Both problem-solving and solution-recognition types of AI can be seen as requiring search. The former uses search at run-time for a thread of reasoning to achieve a goal, whereas the latter searches at training-time for a memory structure that properly distinguishes and recognizes patterns in data. In Reinforcement Learning, this distinction has come to be known as model-based vs. model-free. Model-free learning in RL is like learning what to do in a situation without having a predictive model of what such an action will immediately lead to, so it can be smart but unable to explain itself. Model-based RL, on the other hand, learns a predictive or generative model of its actions in the environment, and so can do a kind of run-time search that compares nicely with Good Old-Fashioned AI.
Being able to reason with a generative model of the world, to understand cause and effect, and to be able to explain one’s conclusions, are all important cognitive skills that simple model-free supervised learning is greatly challenged by today. Although there are many applications that only need the superb discrimination abilities of Deep Learning or model-free RL, there remain many problems for which our AI systems still seem pretty limited. Many researchers and practitioners of general AI today believe we need some kind of hybrid systems that combine the strengths of perceptual pattern recognition with higher level linguistic forms of reasoning — to simultaneously be good at learning, problem-solving, and explanation. Reinforcement Learning is one approach that can both learn and reason, and it has the nice feature of being applicable for real-world robots who are embodied within their interactive environments, potentially reducing the cost of curating large training data sets. But RL has some of its own deficiencies, including its often high computational training cost, the difficulty of designing an appropriate reward function for multiple and varying goals, and the statistical non-stationarity of sentient multi-agent worlds in which we would like to deploy it. The interested reader is encouraged to seek further details regarding these issues in the literature.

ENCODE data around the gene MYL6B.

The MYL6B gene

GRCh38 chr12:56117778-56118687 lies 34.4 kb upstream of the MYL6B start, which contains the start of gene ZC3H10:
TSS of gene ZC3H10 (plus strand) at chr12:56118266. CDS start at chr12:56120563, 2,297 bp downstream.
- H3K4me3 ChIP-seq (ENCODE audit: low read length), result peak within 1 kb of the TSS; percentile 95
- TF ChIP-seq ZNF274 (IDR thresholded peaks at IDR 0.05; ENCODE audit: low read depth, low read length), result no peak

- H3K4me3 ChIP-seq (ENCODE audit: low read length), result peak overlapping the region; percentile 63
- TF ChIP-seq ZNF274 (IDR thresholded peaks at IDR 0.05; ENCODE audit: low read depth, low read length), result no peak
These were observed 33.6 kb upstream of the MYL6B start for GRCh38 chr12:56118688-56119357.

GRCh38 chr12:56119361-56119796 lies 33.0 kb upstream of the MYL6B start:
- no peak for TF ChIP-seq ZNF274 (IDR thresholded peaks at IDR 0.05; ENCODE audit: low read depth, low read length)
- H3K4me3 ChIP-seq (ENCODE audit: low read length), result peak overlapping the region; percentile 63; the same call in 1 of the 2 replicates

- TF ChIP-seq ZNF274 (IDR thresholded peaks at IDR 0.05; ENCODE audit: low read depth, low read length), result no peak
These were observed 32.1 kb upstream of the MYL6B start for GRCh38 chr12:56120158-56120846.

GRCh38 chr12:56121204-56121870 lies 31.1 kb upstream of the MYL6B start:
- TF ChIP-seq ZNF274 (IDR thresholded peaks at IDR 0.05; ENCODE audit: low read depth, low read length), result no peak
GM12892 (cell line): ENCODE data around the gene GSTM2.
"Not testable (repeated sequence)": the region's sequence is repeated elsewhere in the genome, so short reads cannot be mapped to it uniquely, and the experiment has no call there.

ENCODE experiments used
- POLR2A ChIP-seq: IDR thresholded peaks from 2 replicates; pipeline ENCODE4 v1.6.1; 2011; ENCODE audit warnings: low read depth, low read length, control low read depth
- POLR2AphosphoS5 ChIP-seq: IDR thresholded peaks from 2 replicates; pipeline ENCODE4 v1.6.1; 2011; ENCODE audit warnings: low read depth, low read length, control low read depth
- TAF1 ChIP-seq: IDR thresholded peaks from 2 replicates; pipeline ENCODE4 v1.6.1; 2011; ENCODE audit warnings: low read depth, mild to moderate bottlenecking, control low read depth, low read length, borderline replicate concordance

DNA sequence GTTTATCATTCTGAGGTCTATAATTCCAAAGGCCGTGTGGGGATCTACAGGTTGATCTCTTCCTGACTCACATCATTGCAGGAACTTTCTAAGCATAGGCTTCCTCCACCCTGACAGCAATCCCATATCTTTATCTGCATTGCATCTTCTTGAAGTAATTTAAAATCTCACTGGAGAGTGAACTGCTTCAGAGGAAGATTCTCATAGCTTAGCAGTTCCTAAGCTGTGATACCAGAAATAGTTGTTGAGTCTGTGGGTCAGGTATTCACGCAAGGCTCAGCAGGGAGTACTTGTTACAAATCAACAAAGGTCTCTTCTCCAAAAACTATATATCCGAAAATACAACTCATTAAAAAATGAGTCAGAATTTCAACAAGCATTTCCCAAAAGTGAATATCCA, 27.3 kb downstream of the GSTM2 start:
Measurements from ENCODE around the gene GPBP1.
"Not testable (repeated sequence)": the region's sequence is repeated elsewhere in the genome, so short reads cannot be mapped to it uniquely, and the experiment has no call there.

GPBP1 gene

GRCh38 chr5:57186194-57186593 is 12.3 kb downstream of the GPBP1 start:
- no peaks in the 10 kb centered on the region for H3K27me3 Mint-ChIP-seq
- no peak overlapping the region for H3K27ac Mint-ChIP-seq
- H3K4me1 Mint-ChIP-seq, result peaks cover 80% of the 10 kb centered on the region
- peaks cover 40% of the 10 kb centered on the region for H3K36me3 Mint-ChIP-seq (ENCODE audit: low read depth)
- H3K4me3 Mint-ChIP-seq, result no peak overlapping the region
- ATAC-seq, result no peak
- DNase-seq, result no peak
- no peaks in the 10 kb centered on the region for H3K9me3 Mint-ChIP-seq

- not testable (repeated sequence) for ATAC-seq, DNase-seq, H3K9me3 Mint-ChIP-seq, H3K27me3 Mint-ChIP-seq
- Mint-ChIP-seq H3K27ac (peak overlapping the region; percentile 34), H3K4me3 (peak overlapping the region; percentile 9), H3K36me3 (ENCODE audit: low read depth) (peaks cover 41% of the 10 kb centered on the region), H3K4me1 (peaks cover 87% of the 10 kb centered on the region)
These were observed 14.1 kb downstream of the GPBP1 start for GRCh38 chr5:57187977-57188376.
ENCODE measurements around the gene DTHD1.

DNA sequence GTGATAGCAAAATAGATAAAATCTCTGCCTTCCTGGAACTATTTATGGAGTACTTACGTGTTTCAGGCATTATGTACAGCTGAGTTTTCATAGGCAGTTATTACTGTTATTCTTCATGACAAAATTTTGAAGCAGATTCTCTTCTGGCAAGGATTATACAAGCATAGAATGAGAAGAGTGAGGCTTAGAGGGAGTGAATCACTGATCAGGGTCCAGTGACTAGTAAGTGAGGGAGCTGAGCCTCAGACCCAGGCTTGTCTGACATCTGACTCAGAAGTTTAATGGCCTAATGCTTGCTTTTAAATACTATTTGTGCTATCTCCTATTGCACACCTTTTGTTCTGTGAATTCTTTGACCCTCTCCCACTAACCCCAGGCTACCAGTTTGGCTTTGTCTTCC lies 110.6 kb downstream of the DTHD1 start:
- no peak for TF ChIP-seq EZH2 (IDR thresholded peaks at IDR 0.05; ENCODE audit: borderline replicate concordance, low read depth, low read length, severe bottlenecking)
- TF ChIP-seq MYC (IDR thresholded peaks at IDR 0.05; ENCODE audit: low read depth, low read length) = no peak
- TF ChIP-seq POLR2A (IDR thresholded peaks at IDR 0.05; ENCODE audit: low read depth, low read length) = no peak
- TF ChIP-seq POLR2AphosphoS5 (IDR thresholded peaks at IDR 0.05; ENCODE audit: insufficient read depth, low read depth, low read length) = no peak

MITRE’s government sponsors are increasingly seeking nontraditional ways to address their hard problems, and the vibrant commercial marketplace of innovative ideas now includes lots of AI and ML activity. It is exciting to see the resurgence of interest in AI investments, but a cautiously optimistic stance and a willingness to continue to research the many still open problems of automating intelligence would be healthy for this industry, so as not to raise expectations above what the technology can actually deliver. As a trusted partner regarding technology and Systems Engineering, MITRE provides numerous ways to educate, connect, and collaboratively engage partners across government, academia, and commercial industry.
Artificial Intelligence is one important topic area that all of these players would like to use and to help advance.
Paul E. Silvey is a Complexity and Cognitive Systems Scientist with MITRE’s Advanced Capabilities department. His focus is on contributing to novel advances and practical applications of Artificial Intelligence, Machine Learning, Data Analytics, and Distributed Systems. He has served as Department Chief Engineer and Division Technology Integrator, and is currently the Technical Lead for Artificial Intelligence for Bridging Innovation.
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Case Number 20-02581-19